After 666 days,

Thank you, and see you soon.

Hello everyone, I have been using LingQ for more than 666 days in a row (Insane mode) and it has been an extraordinary journey. I learned a lot. I started at A2 in French, and now I am C1. However, it’s not that beneficial for me anymore, and I would like to pursue a different strategy in order to keep learning efficiently. I want to thank Mr. Steve Kaufmann and the team working behind this tool. I know it’s not perfect and it has some bugs, but it is an amazing way to learn naturally and to prepare for exams, given the number of phrases and words that you can save for Anki cards or using the website tools. I really loved that I was holding first place on the ladder, and it kept me going and pushing my limits, but it’s time to hand it over to Mr.sirsteelchum. It was a fun run. I have some tips for new learners: Believe in yourself and keep pushing. It will be hard at first, but you will not believe how, out of nowhere, you will find yourself understanding without the need to memorize every single word you are hearing. So, listen a lot, read a lot, and please don’t TRANSLATE at your first stages; just understand the language as is, and you will get it as you go. I will surely be back for Spanish during this year, cya till then. If you have any questions, don’t hesitate to ask.

French version:
Bonjour à tous, j’utilise LingQ depuis plus de 666 jours d’affilée (mode Insane) et ça a été un parcours manifique j’ai beaucoup appris, j’ai commencé à A2 en français, et maintenant je suis C1. Pourtant, ce n’est plus si utile pour moi, et j’aimerais poursuivre une stratégie différente pour continuer à apprendre efficacement. Je tiens à remercier M. Steve Kaufmann et l’équipe qui travaille derrière cet outil. Je sais que ce n’est pas parfait et qu’il a quelques bugs, mais c’est une moyenne incroyable d’apprendre naturellement et de se préparer aux examens avec le nombre de phrases et de mots que vous pouvez enregistrer pour Anki ou en utilisant les outils du site Web. J’ai honnêtement adoré le fait que je détenais la première place sur l’échelle, et cela m’a permis de continuer et de repousser mes limites, mais il est temps de passer le relais à Mr.sirsteelchum. J’ai quelques conseils pour les nouveaux apprenants: croyez en vous et continuez à pousser. Ce sera difficile au départ, cependant, vous ne croirez pas à quel point vous comprendrez sans avoir besoin de mémoriser chaque mot que vous entendez. Alors, écoutez beaucoup, lisez beaucoup et s’il vous plaît, NE TRADUISEZ PAS lors de vos premières étapes, comprenez la langue telle quelle, et vous l’obtiendrez au fur et à mesure. Je reviendrai à coup sûr pour l’espagnol au cours de cette année, chao jusque-là. Si vous avez des questions, n’hésitez pas à les poser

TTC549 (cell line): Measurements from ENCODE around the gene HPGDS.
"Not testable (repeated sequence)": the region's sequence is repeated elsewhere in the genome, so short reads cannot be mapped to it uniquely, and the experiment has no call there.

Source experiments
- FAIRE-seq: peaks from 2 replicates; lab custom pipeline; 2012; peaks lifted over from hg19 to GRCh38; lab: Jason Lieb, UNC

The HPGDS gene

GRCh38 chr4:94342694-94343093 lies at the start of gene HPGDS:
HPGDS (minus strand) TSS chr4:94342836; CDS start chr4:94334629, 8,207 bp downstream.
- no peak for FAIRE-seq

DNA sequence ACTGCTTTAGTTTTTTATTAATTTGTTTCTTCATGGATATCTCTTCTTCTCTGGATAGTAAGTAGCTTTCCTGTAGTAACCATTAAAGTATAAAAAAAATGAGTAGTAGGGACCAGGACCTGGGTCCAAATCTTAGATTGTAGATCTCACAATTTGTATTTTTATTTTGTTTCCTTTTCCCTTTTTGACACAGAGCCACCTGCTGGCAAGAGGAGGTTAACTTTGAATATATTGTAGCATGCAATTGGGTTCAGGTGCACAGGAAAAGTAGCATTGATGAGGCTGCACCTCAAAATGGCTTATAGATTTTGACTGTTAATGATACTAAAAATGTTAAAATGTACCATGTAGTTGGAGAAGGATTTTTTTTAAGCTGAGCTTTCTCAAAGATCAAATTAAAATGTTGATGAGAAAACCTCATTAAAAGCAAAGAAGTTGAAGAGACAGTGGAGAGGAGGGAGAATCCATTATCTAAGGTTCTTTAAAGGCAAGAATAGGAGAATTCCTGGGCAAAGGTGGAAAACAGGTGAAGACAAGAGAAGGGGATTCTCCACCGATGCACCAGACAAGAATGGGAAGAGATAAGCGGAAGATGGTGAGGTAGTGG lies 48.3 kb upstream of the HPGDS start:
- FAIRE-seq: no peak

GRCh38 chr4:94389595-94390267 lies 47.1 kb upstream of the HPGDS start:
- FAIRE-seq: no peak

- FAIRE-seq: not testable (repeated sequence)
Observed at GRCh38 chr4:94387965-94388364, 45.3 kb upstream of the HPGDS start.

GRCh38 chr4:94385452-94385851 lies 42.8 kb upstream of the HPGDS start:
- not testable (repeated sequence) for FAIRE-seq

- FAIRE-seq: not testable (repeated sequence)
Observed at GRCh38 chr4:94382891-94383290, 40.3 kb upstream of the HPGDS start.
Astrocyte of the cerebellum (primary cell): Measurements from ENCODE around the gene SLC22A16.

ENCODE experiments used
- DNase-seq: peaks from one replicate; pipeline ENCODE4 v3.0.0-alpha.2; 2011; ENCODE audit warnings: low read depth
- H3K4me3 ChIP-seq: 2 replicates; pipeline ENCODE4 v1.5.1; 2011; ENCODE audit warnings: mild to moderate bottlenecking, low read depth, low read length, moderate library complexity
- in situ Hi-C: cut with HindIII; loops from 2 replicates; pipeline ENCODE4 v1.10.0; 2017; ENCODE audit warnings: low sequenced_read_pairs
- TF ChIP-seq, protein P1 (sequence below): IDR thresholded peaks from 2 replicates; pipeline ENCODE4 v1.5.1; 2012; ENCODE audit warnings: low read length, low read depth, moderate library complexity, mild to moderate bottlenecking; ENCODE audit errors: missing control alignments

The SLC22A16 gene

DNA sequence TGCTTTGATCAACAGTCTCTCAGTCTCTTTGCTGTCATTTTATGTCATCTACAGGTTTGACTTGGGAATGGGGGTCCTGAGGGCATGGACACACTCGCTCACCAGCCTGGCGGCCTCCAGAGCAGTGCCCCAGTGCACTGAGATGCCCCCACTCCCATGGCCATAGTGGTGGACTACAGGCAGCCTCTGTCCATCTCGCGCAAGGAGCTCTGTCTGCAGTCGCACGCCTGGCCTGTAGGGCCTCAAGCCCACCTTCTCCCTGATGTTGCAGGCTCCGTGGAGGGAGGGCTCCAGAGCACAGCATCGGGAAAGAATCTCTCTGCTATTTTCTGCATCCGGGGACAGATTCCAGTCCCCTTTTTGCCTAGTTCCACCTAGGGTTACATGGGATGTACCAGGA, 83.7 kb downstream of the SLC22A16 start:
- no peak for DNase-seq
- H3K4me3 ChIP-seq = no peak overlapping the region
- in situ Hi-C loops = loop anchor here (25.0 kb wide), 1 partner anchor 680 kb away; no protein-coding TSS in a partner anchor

Higher end content is difficult to find, especially good audio. However, I’m C2 in written English (C1 in spoken), and I also use LingQ for my English. I find the system still useful to get simple definitions of rarer words (It’s also only my 20th day, so maybe in 333 days I’ll stop) .

LingQ (or any app) obviously doesn’t replace making your own vocab deck with Anki (or other methods) for more fine-tuning and customization, and at some point you DO need to grind grammar and syntax to improve further in a language (at least that’s my opinion).

So I was wondering, what are your reasons for quitting LingQ, and how have you decided to further improve your mastery of French ?


100% agree; you have to do some grammar every now and then to keep a good understanding of the language.

Answering your question. I do find that watching YouTube or Netflix alongside reading books or whatever you find interesting, will help you better understand and immerse yourself into the language. Because, as you know, sometimes Lingq is excellent and everything, but it feels like studying.

So, right now, I am living with English and French; it’s a part of my life, not just a daily activity.

Sidenote: Please don’t make the same mistake that I did. I kept watching a lotI mean A LOT, and forgot to write and read and my writing skills were so bad. So, I didn’t make the same mistake with French.
What I am saying is, Lingq is a very powerful tool, especially when you are in your early stages till B2, but afterwords it’s not as useful as before.


Thanks for sharing your experience and congrats on your progress!

I also use Lingq for advanced French and Portuñol. My French level is pretty advanced but I still find LingQ to be the best tool to help me push further. I use it to read literature and academic articles. I think it further solidifies my grasp of the nuances of the languages in an engaging way.